How Not To Respond to Criticism on a Blog


When I lived in Florida, I used to write letters, on a regular basis, to Floriday Today, the paper of Brevard County. Several were published, and a few even drew responses. But when I started a business, I left that behind. I didn't want to alienate potential customers, so my policy was only to weigh in on issues that affected my industry, and to always, always, always take the high road. It isn't easy, as the following example shows.

On MoreThanDerby, the local blog for the city of Louisville, an author recently posted a negative review about a Halloween attraction called "BooVille." Yes, the post was very critical, but it was backed up with photographs and the author gave good reasons for coming away unimpressed. Several people left comments, most defending Booville, but then one of the owners decided to weigh in, and probably did more to harm his case than to help it.

I would suggest that before you place an article up that contains the amount of savagery that you unleashed on us, you should use some common sense and research your claims a little more. This should apply especially when you are insulting the people that are working there. I would also talk to your therapist about the germophobia issue. I don't mean to be as vicious as you, but you should know what it feels like to be on the receiving end of such mean comments if you intend to continue to write them.

First of all, responding to criticism as a business owners should never be done off the cuff. I understand the frustration this guy feels, because when someone insults your business, it stirs the same emotions that arise when someone insults your children. That is why you always take a deep breath, back away, and think through a clear and concise response. Many times it may not make sense to respond, and the comment should be ignored altogether. More importantly though, always take the high road. An appropriate response to this criticism would have been something like:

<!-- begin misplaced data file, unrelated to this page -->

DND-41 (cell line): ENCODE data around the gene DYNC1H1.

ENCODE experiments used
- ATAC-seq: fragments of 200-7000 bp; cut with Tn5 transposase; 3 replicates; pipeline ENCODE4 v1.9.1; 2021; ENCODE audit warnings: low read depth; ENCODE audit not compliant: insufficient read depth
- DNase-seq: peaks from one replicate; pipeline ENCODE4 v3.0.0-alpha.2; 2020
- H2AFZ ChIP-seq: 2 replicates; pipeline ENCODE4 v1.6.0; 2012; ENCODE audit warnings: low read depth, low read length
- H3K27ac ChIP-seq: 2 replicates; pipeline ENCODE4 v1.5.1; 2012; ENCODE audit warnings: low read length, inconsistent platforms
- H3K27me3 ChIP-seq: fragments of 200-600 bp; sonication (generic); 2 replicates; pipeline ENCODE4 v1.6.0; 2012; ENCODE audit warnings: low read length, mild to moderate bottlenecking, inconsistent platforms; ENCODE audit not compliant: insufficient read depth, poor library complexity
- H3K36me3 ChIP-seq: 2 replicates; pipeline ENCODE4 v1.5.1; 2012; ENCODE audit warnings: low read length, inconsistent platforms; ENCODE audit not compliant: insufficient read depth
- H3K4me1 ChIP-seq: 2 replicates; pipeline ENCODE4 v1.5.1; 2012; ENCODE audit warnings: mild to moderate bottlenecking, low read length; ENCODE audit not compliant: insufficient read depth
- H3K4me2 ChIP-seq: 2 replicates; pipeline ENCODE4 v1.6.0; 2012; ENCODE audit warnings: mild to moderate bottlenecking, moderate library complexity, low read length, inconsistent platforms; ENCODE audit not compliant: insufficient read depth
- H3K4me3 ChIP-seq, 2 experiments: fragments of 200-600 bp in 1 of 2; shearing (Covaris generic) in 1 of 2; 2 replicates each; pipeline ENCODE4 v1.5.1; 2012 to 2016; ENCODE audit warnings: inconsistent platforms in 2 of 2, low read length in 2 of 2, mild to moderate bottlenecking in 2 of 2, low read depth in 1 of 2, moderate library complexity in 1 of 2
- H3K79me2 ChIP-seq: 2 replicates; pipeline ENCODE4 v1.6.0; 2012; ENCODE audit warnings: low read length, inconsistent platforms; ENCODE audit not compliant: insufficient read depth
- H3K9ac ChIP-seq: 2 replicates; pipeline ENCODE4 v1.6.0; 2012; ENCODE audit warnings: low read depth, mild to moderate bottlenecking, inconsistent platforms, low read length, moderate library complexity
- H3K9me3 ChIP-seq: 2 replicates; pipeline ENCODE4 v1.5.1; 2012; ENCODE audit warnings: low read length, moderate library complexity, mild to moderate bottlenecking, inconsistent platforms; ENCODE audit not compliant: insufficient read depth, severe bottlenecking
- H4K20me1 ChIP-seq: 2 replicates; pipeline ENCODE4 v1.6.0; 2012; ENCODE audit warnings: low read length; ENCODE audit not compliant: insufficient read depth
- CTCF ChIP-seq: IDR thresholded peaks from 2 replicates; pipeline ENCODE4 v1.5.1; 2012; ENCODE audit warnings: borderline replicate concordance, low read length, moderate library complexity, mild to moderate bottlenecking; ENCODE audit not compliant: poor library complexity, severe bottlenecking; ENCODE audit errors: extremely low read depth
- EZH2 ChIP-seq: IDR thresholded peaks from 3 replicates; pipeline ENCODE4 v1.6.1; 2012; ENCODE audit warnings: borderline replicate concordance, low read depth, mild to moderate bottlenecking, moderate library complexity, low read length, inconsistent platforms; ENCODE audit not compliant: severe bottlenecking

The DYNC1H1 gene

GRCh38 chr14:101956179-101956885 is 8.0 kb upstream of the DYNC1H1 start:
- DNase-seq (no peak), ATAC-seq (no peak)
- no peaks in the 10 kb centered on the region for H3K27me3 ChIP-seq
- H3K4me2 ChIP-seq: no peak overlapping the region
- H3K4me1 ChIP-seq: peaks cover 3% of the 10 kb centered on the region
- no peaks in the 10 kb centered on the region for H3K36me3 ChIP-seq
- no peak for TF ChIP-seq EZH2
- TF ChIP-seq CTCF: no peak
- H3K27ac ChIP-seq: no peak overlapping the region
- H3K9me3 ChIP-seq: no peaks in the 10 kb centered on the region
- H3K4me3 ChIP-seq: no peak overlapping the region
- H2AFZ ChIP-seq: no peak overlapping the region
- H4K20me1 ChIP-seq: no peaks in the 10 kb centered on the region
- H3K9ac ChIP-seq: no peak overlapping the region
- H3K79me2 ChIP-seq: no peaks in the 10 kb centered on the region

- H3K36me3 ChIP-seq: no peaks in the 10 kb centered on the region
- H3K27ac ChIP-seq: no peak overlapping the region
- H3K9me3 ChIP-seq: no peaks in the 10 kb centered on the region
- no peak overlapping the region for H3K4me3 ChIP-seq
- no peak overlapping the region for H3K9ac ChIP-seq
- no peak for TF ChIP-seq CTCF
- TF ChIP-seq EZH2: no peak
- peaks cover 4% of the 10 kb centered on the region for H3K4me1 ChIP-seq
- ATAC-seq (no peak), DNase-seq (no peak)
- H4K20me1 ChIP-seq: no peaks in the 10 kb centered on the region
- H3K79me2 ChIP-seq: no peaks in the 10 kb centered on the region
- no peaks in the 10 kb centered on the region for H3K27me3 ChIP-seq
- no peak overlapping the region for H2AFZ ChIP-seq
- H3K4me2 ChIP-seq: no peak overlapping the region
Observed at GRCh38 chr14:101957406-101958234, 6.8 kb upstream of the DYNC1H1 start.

I'm really sorry you had such a bad experience with Booville. We have tried very hard to make it a clean, comfortable, and fun experience for all of our guests. Thank you for the feedback. It will help us make Booville a better place.

It's tough. Emotions always run high, especially when criticism comes out of left field. But life is way too short to fight these battles, and taking the high road will earn you the respect of most people. Even false and undeserved criticism usually has a hint of truth. Use that to make your business better.

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For a good example of how to respond to business criticism, check out Plaxo's apology from earlier this year.

  • Agree 100%.

    I am a political blogger, and many times people will leave nasty comments. Taking the high road always yields better results.

    In fact, many times, other readers will do the “dirty work”; which frees you up to think carefully before you respond.

  • Great post. You really can’t lose by taking the high road. I remember a senior mentor of mine telling me that he who raises his voice, essentially loses the debate. It’s true in blogs too.

  • David G

    Great post Rob — “naked service” is not easy and it is sometimes hard to remember that everyone’s entitled to their own opinions.

    In taking the high-road, let me make one observation; remember to keep it real — PR spin won’t placate a passionate commenter or blogger — you have to address their criticism directly or not at all.